Espinoza de los Monteros. Painted in the early 70s, I found this piece
hanging on the wall of one of my favorite jazz lounges, El Patio de Mi
Casa, in Puerto Vallarta. Years after an initial request, the owner
graciously allowed the evolution.
Art/Sign (German version)
power lies in its freedom to develop beyond the constraints and limits
of a logical social construct. Art creates windows in this social
construct which allow us the opportunity to see beyond prescribed
limits. Art germinates in the cracks of the infrastructure and grows
heuristically, not logically, through chance and discovery,
unpredictably, taking root in the friction and debris of daily lives.
Ultimately, the collective force of art molds our social identity
creating a sense of place for each generation.
Project is an intervention, or sculptural installation using the
European dead-end street signs on site, or as sculptural elements to
offer a dialogue on the power of art in our society.
“We need art in order not to allow this world to become a house without an outside.”
Karsten Harries, 2009
works in this project address levels of censorship through the playful
modification of a published text. The original text is progressively
pared down to create diverse meanings very distinct from the original
Within this same series, several works demonstrate an extraction of Spanish texts from an original English text.
Image: Extraction: Kosuth: Spanglish: La Cultura
travelers, our tendency is to focus on the visual aspects of a trip,
capturing images of the places and people we want to remember, or
share with others. In this group of works the focus is on a different
aspect of travel...a graphic trace of the vibrations as we move from
one place to another.
Good Vibrations is a group of drawings that captures the vibrations and movements while traveling by train between destinations.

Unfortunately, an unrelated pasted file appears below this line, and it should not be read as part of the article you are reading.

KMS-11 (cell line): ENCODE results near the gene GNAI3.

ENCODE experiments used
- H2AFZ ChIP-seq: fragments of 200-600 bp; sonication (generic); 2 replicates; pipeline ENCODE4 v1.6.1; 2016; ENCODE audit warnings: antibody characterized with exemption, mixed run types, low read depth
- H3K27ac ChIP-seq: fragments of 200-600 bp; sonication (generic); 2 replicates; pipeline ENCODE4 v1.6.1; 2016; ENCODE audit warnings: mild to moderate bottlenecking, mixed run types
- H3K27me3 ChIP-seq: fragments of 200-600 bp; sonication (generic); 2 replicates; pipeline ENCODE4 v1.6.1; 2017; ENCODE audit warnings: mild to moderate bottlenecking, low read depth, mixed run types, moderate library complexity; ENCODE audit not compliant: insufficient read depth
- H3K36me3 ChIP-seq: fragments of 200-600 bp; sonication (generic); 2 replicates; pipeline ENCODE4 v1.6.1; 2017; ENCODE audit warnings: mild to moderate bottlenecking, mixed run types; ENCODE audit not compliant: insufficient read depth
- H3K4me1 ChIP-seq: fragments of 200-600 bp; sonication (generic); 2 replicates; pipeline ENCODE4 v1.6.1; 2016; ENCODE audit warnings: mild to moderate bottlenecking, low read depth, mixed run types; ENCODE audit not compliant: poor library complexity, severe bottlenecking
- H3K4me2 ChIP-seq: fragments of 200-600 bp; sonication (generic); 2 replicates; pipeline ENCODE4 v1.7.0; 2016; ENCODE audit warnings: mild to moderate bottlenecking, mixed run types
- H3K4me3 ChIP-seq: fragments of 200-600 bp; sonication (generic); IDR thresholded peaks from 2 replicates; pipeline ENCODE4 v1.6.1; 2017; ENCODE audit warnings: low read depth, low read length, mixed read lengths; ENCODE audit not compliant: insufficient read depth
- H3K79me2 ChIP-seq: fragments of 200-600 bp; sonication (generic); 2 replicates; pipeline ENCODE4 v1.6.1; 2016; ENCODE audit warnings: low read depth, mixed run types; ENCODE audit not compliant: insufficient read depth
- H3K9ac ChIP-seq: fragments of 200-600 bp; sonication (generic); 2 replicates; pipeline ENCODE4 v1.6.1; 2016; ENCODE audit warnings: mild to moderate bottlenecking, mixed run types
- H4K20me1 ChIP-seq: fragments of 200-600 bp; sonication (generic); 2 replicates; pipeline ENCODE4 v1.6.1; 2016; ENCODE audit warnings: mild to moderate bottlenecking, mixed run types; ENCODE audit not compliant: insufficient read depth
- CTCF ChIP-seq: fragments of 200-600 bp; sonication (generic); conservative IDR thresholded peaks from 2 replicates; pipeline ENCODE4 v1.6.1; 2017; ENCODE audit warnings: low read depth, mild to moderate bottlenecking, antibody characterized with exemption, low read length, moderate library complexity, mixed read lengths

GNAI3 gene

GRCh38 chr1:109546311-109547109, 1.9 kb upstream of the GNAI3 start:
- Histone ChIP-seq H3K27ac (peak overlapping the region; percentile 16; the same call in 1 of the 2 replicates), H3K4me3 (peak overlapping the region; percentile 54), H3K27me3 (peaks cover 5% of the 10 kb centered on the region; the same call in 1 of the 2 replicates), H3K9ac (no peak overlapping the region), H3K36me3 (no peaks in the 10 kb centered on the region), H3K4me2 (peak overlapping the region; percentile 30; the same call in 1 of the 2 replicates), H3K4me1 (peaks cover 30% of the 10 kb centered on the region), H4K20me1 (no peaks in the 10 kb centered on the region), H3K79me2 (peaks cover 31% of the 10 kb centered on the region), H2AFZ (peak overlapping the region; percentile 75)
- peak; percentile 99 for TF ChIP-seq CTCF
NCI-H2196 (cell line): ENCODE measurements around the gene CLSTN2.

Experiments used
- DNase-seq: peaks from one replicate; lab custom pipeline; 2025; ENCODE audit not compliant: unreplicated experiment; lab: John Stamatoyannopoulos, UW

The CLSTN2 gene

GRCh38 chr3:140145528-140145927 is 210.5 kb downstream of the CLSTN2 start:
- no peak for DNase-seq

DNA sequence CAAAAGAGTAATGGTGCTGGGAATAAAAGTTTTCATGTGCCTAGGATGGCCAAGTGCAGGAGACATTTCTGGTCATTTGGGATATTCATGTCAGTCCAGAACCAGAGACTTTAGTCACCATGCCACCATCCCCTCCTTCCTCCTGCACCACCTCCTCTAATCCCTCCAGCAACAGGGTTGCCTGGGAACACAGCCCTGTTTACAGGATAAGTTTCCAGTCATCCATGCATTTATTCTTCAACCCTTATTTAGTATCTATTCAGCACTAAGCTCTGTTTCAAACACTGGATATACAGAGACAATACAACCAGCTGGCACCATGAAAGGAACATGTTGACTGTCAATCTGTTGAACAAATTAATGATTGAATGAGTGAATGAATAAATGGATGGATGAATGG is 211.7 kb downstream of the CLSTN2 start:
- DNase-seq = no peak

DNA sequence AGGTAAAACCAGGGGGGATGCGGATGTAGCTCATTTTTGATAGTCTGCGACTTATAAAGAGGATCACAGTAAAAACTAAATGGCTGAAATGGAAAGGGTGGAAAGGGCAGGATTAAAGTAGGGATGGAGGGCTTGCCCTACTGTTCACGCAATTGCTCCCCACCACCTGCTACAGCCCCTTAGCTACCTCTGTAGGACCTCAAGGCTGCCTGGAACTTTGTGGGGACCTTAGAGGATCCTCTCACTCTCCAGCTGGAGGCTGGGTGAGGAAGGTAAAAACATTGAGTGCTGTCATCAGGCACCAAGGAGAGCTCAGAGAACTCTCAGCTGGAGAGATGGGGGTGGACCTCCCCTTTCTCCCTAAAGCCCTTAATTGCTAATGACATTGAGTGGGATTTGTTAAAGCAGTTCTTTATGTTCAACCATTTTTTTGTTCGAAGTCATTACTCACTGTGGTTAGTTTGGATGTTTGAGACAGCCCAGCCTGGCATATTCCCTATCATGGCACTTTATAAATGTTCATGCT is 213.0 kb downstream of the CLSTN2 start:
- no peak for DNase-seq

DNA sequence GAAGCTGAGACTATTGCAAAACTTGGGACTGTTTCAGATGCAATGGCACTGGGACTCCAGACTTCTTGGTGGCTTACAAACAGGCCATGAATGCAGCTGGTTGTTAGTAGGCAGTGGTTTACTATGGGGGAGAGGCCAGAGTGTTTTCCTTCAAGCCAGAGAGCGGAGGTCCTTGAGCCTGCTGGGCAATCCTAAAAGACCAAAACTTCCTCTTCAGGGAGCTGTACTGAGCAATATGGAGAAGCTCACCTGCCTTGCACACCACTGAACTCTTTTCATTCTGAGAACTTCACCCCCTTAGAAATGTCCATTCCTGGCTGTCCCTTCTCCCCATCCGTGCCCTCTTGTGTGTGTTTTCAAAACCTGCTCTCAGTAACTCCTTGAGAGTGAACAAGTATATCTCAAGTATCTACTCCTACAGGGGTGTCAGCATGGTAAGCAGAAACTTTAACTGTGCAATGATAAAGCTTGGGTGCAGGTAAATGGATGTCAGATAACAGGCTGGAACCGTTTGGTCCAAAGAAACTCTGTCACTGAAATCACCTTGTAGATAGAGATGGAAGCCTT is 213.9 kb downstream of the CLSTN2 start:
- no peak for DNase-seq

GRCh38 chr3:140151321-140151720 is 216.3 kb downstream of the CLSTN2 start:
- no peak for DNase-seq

It was an admiration of minimal line drawings from the 60s and 70s that initially inspired the Spiral Series (1998- ). Using simple systems, artists such as Sol LeWitt and Agnes Martin created beautifully sophisticated work.
concept of chance, however, is not inherent in much of this work. I was
interested in finding a simple system for creating drawings that adhere
to basic rules, but which can also develop without a specific outcome.
It was the organic beauty of altitude levels on topographic maps that
brought me to the idea of using a simple spiral.
its beauty, the spiral form has a rich, dense history dating back to
ancient, megalithic art and is prevalent in nature, fractal growth
systems found on any scale from minute biological configurations such
as DNA strands to the vast formations galaxies demonstrate as they
expand in the universe.
Carved Spiral 37, 2016
A single line carved into cut and sanded acrylic sheeting, mounted on a metal frame
179 x 246 x 6 cm.
is a collection of works and projects using eroded brick and mortar
fragments accumulated since 1985 from various parts of the world.
a form of contemporary archaeology, these fragments have been used in
small intimate works as well as large installations to offer
discussions on time, purpose, chance, destiny and archaeological
Beachcombing for fragments at the mouth of the Cuale River in Mexico, 2016
collaboration with students and professionals, a series of invented
texts and timelines were created to establish a history for a selection
of eroded fragments to underline the unknown histories inherent to each
fragment and to parallel the use of story-telling as tool in the
mechanics of historical documentation.
La Sala, 2012,
Eroded brick and mortar, new brick, sand and rebar
Installation view: Galería Omar Alonso, Puerto Vallarta, Mexico